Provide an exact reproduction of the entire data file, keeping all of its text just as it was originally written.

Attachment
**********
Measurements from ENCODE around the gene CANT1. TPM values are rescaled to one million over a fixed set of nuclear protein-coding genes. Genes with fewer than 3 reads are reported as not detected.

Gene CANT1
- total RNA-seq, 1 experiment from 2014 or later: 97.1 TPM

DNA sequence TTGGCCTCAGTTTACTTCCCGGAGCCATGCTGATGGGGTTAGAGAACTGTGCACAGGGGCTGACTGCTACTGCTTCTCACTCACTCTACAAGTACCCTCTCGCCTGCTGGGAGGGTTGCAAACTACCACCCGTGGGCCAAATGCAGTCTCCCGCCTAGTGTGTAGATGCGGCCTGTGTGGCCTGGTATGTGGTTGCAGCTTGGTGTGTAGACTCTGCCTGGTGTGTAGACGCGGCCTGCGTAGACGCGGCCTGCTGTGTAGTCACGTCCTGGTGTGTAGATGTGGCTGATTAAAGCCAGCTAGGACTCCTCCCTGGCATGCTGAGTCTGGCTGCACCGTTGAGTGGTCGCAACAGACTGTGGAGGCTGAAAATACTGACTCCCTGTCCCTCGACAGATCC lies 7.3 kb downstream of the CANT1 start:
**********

Measurements from ENCODE around the gene CANT1. TPM values are rescaled to one million over a fixed set of nuclear protein-coding genes. Genes with fewer than 3 reads are reported as not detected.

Gene CANT1
- total RNA-seq, 1 experiment from 2014 or later: 97.1 TPM

DNA sequence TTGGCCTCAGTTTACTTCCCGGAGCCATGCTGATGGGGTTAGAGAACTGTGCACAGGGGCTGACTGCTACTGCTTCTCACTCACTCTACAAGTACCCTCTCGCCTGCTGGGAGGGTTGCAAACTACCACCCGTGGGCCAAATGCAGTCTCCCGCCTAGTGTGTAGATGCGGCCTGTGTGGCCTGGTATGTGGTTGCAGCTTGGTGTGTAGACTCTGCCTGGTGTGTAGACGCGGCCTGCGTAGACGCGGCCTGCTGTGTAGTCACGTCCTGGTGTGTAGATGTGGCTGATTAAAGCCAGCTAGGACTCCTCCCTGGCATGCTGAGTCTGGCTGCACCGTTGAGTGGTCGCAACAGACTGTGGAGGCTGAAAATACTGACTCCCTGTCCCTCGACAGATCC lies 7.3 kb downstream of the CANT1 start: